Advice to a new MP
Can I stop you for a moment? I've some advice that may come in useful. It really won't take too long. You know, I used to be here, once. Until very recently, in fact. So if what I've got to say is helpful, that's great. And if it isn't...well, there you go.
Nine points, then.
First, find a guide. Amidst the exhilaration last week, when you came to the Commons for the first time, you felt apprehension - a sense that you weren't in control. That's not surprising. Your last work (whatever it may have been) was probably like a familiar house which you knew your way around. But the Commons is like a maze, and you don't know its ways. Within it are winding corridors, dead ends, trapdoors, concealed rooms (as it were). You can easily get lost. So find a guide - probably an older MP, possibly an experienced P.A. He or she will help you find your bearings.
Second, prioritise. Make up your mind what you want to do. If you want to be a Minister, that's great. If you'd prefer to chair a Select Committee, fine. If you wish simply to be a good constituency MP, well, you're a rare animal - and I take my hat off to you. But whatever your ambition may be, prioritise, prioritise, prioritise. You can't do everything. So delete those round robin e-mails from your in-box. (Or better still, get someone else to do it for you.) Chuck the junk mail. Turn down those invitations to drinks and briefings if you're not really itching to go. Don't exhaust yourself doing the many things you don't want to do. Hoard your energy, so that you do the few things that you really do want to do.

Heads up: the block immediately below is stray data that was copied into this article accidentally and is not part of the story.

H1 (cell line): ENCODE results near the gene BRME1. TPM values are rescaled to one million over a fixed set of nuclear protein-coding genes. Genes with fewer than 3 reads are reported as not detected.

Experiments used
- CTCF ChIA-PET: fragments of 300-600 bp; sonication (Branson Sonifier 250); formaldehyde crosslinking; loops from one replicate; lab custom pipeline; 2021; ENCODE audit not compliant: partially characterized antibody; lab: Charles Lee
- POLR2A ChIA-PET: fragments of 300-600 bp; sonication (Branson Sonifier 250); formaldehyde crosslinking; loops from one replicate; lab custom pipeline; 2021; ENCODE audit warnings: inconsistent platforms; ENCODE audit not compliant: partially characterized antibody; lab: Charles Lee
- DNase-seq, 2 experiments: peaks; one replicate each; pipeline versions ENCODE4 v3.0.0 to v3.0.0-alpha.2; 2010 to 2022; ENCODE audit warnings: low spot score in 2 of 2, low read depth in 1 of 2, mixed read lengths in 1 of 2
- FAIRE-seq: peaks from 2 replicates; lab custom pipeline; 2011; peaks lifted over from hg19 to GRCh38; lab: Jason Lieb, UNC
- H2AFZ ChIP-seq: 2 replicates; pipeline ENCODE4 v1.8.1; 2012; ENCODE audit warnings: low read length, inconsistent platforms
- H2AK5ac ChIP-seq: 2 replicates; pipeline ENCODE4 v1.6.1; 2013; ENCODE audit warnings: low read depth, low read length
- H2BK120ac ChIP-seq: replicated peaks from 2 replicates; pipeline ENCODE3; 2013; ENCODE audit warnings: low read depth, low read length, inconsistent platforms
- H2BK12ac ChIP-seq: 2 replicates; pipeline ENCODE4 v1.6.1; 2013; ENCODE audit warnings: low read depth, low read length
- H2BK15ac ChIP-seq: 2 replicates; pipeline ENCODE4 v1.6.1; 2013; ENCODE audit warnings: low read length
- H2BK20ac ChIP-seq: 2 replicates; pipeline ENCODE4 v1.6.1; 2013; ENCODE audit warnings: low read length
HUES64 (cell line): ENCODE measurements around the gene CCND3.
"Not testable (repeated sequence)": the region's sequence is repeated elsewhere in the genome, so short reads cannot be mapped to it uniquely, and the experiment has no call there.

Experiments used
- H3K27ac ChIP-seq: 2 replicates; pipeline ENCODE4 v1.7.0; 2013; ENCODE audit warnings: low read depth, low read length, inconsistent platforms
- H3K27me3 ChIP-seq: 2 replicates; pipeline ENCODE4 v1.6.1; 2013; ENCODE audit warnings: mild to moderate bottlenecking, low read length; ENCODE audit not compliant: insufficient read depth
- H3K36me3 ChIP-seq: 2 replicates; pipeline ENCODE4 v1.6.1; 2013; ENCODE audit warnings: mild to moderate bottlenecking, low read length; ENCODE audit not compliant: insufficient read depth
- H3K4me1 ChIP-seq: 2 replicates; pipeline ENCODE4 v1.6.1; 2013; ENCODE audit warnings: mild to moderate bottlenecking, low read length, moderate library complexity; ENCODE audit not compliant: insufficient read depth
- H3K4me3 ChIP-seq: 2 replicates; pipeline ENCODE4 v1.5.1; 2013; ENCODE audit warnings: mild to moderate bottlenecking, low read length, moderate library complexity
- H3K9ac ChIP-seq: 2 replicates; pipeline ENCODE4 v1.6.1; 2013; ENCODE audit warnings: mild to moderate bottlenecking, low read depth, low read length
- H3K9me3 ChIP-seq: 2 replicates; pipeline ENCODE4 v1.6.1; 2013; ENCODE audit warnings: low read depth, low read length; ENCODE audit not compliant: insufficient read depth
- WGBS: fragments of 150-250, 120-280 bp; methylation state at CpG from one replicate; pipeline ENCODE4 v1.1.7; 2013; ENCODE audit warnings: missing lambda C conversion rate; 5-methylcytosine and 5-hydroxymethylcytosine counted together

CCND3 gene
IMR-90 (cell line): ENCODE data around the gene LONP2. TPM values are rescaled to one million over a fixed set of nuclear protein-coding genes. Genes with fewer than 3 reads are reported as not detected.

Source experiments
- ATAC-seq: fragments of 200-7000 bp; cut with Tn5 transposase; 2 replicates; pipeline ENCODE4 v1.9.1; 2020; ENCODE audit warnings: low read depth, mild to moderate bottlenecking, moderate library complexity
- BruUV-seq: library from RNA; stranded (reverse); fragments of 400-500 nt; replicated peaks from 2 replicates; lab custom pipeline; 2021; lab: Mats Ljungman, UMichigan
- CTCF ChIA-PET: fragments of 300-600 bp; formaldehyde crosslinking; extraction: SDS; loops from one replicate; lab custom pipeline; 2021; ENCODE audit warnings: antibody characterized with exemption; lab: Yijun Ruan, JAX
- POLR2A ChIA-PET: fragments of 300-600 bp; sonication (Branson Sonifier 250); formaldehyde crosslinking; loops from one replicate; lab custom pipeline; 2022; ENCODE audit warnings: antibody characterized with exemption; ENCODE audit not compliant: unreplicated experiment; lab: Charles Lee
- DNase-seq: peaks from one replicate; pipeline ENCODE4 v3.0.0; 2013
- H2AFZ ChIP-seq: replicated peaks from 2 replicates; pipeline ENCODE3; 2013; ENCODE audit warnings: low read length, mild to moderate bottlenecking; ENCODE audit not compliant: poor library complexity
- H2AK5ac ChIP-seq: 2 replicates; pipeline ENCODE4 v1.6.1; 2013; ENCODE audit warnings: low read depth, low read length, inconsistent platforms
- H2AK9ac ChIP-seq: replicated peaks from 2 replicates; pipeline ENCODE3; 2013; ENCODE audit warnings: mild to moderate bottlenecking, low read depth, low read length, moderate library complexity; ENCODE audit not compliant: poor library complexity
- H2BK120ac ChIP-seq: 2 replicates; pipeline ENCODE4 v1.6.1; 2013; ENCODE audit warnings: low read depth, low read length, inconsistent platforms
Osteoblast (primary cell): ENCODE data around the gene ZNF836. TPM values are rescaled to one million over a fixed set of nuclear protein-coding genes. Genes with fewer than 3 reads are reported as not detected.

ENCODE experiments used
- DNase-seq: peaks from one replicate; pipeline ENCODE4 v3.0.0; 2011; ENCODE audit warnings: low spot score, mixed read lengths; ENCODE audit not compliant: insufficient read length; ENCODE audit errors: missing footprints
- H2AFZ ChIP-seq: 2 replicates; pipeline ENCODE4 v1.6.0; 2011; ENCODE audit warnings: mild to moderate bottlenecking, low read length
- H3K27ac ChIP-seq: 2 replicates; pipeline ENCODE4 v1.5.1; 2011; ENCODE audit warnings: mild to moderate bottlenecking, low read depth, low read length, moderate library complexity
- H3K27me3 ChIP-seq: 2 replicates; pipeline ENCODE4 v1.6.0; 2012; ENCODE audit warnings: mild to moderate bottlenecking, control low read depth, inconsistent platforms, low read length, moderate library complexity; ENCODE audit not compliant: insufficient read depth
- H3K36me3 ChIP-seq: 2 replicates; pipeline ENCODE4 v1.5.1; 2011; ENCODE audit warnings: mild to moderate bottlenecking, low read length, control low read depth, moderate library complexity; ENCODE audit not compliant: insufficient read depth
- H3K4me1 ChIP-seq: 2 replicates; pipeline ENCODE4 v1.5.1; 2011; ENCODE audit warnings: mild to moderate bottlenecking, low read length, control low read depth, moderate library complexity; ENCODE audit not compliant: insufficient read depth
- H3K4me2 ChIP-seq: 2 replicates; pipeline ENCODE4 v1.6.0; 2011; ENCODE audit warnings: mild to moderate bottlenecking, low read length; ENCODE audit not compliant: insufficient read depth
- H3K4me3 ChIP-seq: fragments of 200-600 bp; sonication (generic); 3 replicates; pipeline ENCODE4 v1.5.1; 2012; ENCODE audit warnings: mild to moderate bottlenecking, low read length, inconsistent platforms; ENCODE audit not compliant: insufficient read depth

Third, remember the golden rule. There's no one way of being an MP. It's not a job - at least not yet. In fact, it's undefined. To some people, you're citizen legislators, who are free to work and earn outside the Commons. To others, you're professional politicians, who aren't. To the first group, you're often sleazebags, in the pockets of Avarice Holdings or Greed Incorporated. To the second, you're usually scroungers, sponging off the taxpayer. But cheer up: MPs have never been popular. And at least no-one's telling you exactly who you should employ and exactly how much you should pay them (at least yet). So find a way of working that suits you. Press discreetly for an office if you're still camping out in Portcullis House. Make sure that your staff suit you, rather than the other way round. Above all, ensure that your Association understands what public money can legitimately be used for, and what it can't.